STUDY TWO: AMOS 1:3 – 2:5

© Rosemary Bardsley 2021

Before bringing God’s message to Israel Amos has a message from the Lord to the surrounding nations, including the southern kingdom, Judah.

Each message begins with the same formula:

‘This is what the LORD says:
“For three sins of ... even for four,
I will not turn back my wrath”.’

‘This is what the LORD says ...’
Amos’ opening statement to each of the neighbouring pagan nations, to Judah, and to Israel, begins with identifying ‘the LORD’ as the source of the message. What Amos is about to say is not his message but a message from ‘the LORD’, regardless of whether or not the hearers know or acknowledge him as ‘the LORD’.

This God who identifies himself as ‘the LORD’ is the God who had –

Revealed himself to Abraham and called him out from the worship of other gods, establishing his covenant with him (Genesis 12:1 – 3; Exodus 3:13 – 16; Joshua 24:2,3).

Sent the ten plagues upon Egypt, demonstrating his utter superiority over the so-called ‘gods’ of Egypt (Exodus 7 – 12).

Delivered the Israelites slaves from Egypt with a mighty miracle (Exodus 13:17 – 15:21).

Sustained the Israelites (even preventing their clothing and shoes from wearing out) for forty years in the wilderness (Deuteronomy 29:5).

Brought them into the promised land, giving them victory over its inhabitants (Joshua 24:6 – 13).

Affirmed that he, and he alone, is God (Deuteronomy 4:35, 39).

It is this God, ‘the LORD‘, who here speaks through his prophet Amos, to the neighbouring nations who did not know him, to Judah, who knew him, but were wavering between faith and unbelief, and to Israel, who had once claimed to know him, but had replaced him with other gods.

It is the same God who speaks to them all.

 

‘For three sins ... even (and) for four’
About this formula respected Old Testament scholars Keil and Delitzsch state:

‘In the formula, which is repeated in the case of every people, “for three transgressions, and for four,” the numbers merely serve to denote the multiplicity of the sins, the exact number of which has no bearing upon the matter. “The number four is added to the number three, to characterize the latter as simply set down at pleasure; in other words, it is as much as to say that the number is not exactly three or four, but probably a still larger number” (Hitzig). The expression, therefore, denotes not a small but a large number of crimes, or “ungodliness in its worst form” (Luther),

‘(Note: J. Marck has correctly explained it thus: “When this perfect number (three) is followed by four, by way of gradation, God not only declares that the measure of iniquity is full, but that it is filled to overflowing and beyond all measure.”).

‘That these numbers are to be understood in this way, and not to be taken in a literal sense, is unquestionably evident from the fact, that in the more precise account of the sins which follows, as a rule, only one especially grievous crime is mentioned by way of example.’

 

‘I will not turn back my wrath’
God’s judgements are not always, or even often, immediate. In his patience and grace his judgement is often delayed. However, God does remember, and God will act in justice. There comes a time when the judgement must and will be implemented.

What do these texts have to say about this gracious delay, and the irreversibility of God’s wrath?
Exodus 34:6 – 7

 

1Kings 11:9 - 13

 

Luke 11:47 - 51

 

2Peter 3:8 – 10

 

Revelation 6:9 – 11

 

Revelation 16:5, 6

 

Revelation 18:4 – 10, 21 – 24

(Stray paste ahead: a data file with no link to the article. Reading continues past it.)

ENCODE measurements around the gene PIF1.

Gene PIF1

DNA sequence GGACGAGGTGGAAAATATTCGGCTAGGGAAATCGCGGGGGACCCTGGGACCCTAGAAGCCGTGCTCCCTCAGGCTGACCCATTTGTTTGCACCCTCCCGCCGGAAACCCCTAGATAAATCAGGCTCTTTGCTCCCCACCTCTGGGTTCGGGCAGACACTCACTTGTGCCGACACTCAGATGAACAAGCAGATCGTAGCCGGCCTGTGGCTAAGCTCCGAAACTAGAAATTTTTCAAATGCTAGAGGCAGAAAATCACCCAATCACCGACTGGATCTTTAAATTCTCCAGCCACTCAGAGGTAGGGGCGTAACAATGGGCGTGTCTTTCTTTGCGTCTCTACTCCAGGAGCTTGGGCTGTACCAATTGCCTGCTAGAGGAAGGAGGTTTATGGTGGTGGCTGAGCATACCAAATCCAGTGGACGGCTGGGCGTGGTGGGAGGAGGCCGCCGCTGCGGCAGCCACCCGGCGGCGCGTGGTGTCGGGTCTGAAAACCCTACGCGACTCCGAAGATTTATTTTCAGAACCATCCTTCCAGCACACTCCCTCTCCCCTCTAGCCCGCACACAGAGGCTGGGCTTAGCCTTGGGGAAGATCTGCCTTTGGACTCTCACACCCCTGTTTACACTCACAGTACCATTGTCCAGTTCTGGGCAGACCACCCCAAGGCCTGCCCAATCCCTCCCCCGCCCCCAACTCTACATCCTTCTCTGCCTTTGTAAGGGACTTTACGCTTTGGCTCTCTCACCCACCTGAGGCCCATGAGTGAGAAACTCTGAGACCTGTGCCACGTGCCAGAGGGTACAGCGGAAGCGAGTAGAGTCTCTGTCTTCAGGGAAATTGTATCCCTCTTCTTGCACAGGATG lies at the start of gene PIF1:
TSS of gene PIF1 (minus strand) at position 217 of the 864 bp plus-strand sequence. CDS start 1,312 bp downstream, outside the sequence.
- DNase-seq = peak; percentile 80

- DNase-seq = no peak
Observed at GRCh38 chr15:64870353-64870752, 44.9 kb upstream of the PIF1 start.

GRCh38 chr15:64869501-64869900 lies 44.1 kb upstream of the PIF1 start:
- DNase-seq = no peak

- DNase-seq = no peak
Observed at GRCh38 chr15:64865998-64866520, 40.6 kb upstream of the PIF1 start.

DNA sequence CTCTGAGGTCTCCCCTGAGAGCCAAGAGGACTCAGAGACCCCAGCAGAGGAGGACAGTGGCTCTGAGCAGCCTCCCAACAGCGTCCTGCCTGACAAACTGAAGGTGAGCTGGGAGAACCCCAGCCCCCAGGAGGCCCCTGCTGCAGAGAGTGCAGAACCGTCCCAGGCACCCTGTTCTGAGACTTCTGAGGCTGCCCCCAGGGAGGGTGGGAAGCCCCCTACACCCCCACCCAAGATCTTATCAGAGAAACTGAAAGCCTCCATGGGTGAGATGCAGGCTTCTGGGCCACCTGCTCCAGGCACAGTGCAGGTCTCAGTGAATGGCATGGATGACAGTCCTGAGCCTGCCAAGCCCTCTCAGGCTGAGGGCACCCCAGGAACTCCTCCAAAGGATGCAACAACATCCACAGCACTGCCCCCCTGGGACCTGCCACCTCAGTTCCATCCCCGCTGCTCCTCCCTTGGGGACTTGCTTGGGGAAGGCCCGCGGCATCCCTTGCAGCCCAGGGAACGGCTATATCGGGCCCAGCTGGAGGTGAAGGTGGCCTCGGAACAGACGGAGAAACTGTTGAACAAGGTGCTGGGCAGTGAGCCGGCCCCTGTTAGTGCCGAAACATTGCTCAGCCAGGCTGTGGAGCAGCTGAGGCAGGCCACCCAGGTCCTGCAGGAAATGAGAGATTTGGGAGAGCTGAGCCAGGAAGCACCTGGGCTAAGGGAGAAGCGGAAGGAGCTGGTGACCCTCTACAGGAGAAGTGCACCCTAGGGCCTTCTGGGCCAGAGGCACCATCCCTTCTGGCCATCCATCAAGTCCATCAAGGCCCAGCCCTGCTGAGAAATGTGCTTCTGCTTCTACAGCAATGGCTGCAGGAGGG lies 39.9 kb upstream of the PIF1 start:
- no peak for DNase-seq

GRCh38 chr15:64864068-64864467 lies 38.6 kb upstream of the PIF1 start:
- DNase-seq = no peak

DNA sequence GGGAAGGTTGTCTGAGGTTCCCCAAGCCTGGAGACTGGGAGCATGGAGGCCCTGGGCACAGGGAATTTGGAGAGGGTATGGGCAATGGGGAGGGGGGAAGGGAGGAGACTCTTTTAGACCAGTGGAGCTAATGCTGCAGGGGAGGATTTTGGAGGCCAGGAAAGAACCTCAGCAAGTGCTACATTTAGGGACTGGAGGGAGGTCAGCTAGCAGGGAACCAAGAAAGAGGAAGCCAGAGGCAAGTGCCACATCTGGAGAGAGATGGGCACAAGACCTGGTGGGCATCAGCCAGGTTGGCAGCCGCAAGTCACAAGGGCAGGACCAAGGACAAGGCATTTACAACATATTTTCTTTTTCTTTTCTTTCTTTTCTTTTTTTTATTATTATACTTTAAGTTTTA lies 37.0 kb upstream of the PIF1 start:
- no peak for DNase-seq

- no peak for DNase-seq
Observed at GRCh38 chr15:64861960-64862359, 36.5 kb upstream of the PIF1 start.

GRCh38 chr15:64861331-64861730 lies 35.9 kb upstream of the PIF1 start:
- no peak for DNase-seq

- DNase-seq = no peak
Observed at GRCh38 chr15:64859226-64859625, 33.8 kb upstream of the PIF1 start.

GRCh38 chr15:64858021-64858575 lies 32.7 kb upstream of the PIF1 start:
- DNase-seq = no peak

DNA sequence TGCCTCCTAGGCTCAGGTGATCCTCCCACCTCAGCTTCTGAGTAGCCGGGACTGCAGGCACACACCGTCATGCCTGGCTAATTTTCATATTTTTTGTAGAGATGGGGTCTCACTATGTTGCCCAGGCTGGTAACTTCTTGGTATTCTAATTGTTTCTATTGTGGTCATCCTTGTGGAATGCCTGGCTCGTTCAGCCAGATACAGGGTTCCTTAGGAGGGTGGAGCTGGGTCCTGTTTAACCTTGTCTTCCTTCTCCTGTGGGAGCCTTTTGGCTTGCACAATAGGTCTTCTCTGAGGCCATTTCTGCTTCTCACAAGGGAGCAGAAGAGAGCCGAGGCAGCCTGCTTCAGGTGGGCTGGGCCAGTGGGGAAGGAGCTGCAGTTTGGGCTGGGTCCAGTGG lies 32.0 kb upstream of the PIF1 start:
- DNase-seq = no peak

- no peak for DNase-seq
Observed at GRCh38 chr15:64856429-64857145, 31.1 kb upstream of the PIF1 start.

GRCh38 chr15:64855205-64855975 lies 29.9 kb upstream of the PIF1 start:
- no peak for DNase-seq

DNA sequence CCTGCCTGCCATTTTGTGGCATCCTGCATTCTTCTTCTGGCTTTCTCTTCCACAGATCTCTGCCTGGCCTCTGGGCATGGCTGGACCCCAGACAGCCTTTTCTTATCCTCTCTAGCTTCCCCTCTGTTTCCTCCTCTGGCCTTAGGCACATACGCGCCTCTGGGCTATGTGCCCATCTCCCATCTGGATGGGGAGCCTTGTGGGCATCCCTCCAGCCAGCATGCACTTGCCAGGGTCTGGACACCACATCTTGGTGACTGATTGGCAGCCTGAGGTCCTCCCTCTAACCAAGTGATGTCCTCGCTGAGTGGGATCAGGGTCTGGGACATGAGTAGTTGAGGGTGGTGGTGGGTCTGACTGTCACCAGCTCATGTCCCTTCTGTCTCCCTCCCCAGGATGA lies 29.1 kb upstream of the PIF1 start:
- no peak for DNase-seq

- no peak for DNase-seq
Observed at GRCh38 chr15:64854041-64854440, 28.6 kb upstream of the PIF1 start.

For a brief meditation on the inevitability of God’s judgment when human wickedness reaches the extreme: https://www.godswordforyou.com/thoughts/isaiah/830-enough-is-enough.html

 

A. GOD’S WORD TO THE PAGAN NATIIONS

In 1:3 to 2:3 Amos speaks God’s message to the neighbouring nations. These nations were pagan nations. They neither worshipped nor pretended to worship the God who had revealed himself in the history of Israel. God had not entered into covenant relationship with them. Yet God, although they did not know it, is the God of all the earth. The whole earth is his, created by him and sustained by him. God’s message to them is not connected to either the covenant or to the commandments that formed part of that covenant. Yet still he addresses them and still he holds them accountable.

Study Amos 1:3 to 2:3. Why does God condemn each of these nations?
Syria (also known as ‘Aram’; Israel’s northern neighbour; capital – Damascus)

 

Philistia (Israel’s western neighbour; cities – Gaza, Ashdod, Ashkelon, Ekron)

 

Phoenicia (Israel’s north-western neighbour; principal seaport – Tyre)

 

Edom (to the far south of Israel, beyond Judah; capital – Teman; note that Edom descended from Esau.)

 

Ammon (the south-eastern neighbour of Israel; city – Rabbah)

 

Moab (to the south-south east; city – Kerioth)

 

Some comments:
[1] Did you notice that each of the actions for which these places are condemned are what we today would call ‘war crimes’ - ‘man’s inhumanity to man’? Nothing is said about their pagan worship, only about the way they have treated human beings.

[2] ‘Gilead’, mentioned twice, refers to the land east of the Jordan River occupied by two and a half Israelite tribes – Reuben, Gad and the half-tribe of Manasseh.

[3] Notice the words God uses to refer to his judgements:

‘I will send fire’, ‘I will set fire to’ (‘fire’ is often a symbol of judgement).
‘I will break down’
‘I will destroy’
I will turn my hand against’.

[4] Notice the result of God’s judgement:

Syria: the king is destroyed; fortresses destroyed; the people go into exile.
Philistia: fortresses destroyed; kings destroyed; the Philistines cease to exist.
Phoenicia: fortresses destroyed.
Edom: fortresses destroyed.
Ammon: fortresses destroyed; king and officials exiled.
Moab: fortresses destroyed; king and officials killed.

[5] When these judgements occurred:

Syria: was defeated by the Assyrians in 732BC, the king, Rezin, killed, and the population deported and resettled in Kir (2Kings 16:5 – 9).

Philistia: The Philistines were subjugated by Uzziah and Hezekiah, kings of Judah, and later by various nations: Egypt, Persia, Greece, and the Jews in 2nd century BC.